Dutch designer Jolan van der Wiel creates unusual ceramic sculptures using the conflicting properties of metallic clay and magnets. His latest project “Magnetism Meets Architecture” features a number of fantastic gravity-defying architectural models and explores the possibility of using magnetism in architecture.
The process of making such sculptures starts by mixing clay with water to create a slip, a mixture with the consistency of cream. Then he adds metallic powder like iron with the ratio typically being 90% clay, 10% metal. The whole blend is then transferred to a nozzle similar to the one confectioners use for cake icing. Carefully building layer after layer, van der Wiel allows surrounding magnets to pull them into various shapes resembling a drip sand castle (passing a magnetic field through the material provides an opposing force to gravity, thus the clay is pulled upwards and suspends in its place).
Van der Wiel is fascinated with the idea of using magnetism in architecture.
“I’m drawn to the idea that the force would make the final design of the building – architects would only have to think about the rough shape and a natural force would do the rest. This would create a totally different architectural field.”
According to the artist, he got the inspiration from Catalan architect Gaudi who used gravity to calculate the final shape of his famous building La Sagrada Familia: “I thought, what if he had the power to turn off the gravitation field for a while? Then he could have made the building straight up.” (via Wired)
French GIF artist Axel de Stampa creates Architecture Animée, a series of GIFS that show various buildings in motion, precisely to show them off through different perspectives. In opposition to the real life experience- one where the viewer moves around the building- these GIFS let the spectator remain static as the buildings shift and change positions.
Perhaps the fascination for artists utilizing chrome and mirror in their works is the increasing divide between seeing ourselves more and more via social media, yet understanding ourselves less. This is particularly evident in the work of New York-based Korean multidisciplinary artist Kimsooja, which often deals with the self-perception and the self and the other. In her installation To Breathe – A Mirror Woman at the Palacio de Cristal, Parque del Retiro, in Madrid, Kimsooja transformed a classic greenhouse by removing everything and replacing it with a mirrored floor. Next, the Tague, South Korean-born artist used a translucent, light-diffracting film to coat the windows, which cause an array of naturally occurring rainbows, which were in turn continuously reflected by a mirrored surface that covered the entire floor. Like many of her projects, an audio pairing accompanied the visuals. Visitors would experience a recording of Kimsooja breathing, enhancing the contemplative yet personal and relatable mystery of the installation.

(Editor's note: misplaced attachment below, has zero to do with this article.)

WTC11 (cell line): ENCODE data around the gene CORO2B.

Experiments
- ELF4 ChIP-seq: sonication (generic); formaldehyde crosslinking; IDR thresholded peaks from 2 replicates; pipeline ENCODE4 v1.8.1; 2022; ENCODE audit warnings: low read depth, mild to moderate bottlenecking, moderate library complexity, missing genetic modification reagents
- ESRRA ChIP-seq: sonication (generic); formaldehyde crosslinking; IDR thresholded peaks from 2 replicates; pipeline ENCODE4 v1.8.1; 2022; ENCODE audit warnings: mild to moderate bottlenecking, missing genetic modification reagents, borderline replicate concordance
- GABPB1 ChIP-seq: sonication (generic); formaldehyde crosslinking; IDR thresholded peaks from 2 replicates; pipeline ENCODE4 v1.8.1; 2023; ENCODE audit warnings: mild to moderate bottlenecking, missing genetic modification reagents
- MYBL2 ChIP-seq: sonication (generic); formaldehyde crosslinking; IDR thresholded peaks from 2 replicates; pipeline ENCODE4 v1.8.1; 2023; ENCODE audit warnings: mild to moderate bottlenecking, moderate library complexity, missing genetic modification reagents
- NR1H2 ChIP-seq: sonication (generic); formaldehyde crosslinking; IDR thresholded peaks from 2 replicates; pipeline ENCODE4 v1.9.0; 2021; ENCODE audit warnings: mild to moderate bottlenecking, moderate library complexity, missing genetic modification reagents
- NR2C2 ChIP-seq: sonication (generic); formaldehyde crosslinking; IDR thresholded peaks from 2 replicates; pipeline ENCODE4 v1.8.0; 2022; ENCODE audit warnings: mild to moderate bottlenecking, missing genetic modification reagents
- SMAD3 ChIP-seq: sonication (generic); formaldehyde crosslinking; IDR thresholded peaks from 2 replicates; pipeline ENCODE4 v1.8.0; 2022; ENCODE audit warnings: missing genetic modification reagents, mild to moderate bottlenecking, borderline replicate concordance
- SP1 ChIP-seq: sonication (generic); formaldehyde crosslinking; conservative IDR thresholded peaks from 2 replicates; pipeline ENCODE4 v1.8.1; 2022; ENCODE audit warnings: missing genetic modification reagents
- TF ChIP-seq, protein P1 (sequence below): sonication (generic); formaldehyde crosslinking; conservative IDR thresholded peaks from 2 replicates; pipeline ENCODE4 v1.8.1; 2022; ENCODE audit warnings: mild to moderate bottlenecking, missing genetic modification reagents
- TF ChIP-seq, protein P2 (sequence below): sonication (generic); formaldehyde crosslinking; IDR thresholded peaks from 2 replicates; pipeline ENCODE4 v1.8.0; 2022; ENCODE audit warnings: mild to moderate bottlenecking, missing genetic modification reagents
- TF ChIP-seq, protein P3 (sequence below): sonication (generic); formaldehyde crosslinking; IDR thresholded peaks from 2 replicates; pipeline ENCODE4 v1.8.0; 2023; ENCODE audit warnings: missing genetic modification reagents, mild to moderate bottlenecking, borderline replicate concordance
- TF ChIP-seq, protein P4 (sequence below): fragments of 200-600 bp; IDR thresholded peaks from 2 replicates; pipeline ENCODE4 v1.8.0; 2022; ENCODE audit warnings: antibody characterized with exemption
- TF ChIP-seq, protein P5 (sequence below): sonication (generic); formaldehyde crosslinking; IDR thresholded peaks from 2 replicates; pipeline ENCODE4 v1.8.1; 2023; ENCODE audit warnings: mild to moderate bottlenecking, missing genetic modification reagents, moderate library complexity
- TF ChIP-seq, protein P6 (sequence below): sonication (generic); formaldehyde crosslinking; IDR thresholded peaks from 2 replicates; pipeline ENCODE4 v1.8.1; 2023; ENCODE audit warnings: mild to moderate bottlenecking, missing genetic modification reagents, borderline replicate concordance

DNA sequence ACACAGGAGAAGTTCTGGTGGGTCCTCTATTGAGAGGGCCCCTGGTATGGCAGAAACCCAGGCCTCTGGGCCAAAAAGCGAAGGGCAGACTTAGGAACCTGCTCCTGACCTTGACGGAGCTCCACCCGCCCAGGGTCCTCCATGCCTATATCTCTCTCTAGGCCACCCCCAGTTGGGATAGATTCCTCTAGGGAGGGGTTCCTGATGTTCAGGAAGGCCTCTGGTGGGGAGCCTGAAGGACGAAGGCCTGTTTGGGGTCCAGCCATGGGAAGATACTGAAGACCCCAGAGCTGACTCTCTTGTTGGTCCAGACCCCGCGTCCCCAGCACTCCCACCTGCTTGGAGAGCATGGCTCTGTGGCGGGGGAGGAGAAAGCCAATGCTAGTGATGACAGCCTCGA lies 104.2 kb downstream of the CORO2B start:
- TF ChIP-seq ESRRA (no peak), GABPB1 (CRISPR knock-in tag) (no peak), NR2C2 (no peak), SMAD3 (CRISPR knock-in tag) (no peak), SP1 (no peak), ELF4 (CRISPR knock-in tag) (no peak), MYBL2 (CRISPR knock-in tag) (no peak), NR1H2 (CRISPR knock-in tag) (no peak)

Taken from Kimsooja’s description of the project, “Outside light filters through the glass of the pavilion and reflects off the diffraction film. It diffuses into rainbow spectrums, transforming the external panorama seen from within the palace. The resulting effect is that the entire structure as well as the rays of colour reflecting off the mirrored floor. Natural light, colour, and sound are all ethereal elements within the empty space. The artist’s breathing from the performance, The Weaving Factory, bounces off the mirrors and fills the entire building to intermix with it, breaking down barriers of inside and outside, self and other, and reality and fantasy.”
Byoungho Kim‘s The Progression of Silence engages sight and sound, using an aesthetically and aurally pleasing repetition of bells. A site-specific installation, Kim constructed the massive work from brass, piezo, signal wire and a sound controller, to hang in the spiral stair case of the Johnnie Walker House, an arts exhibition space opened in 2013 buy the famous whisky distiller. The piece hangs from the roof of the building down to the floor, engaging the entirety of the architecture, and with sound, the people inside the building. Says Kim, “One of the “materials” I like to use is sound. The essence of sound is the vibrations of frequency, and these vibrations are often seen as geometric patterns to the eye. Through the process of changing these geometric patterns, namely modulation, they become sounds for the artworks.”
Kim fully explains his process, “My work is an approach toward the rationality that was spontaneously generated with the progression of civilization such as systems, standards and modules. The unitized and systemized material/immaterial elements become the material of my work. The output created from my materials poses questions on the essence of life as well as being a study on human nature.” (via myampgoesto11)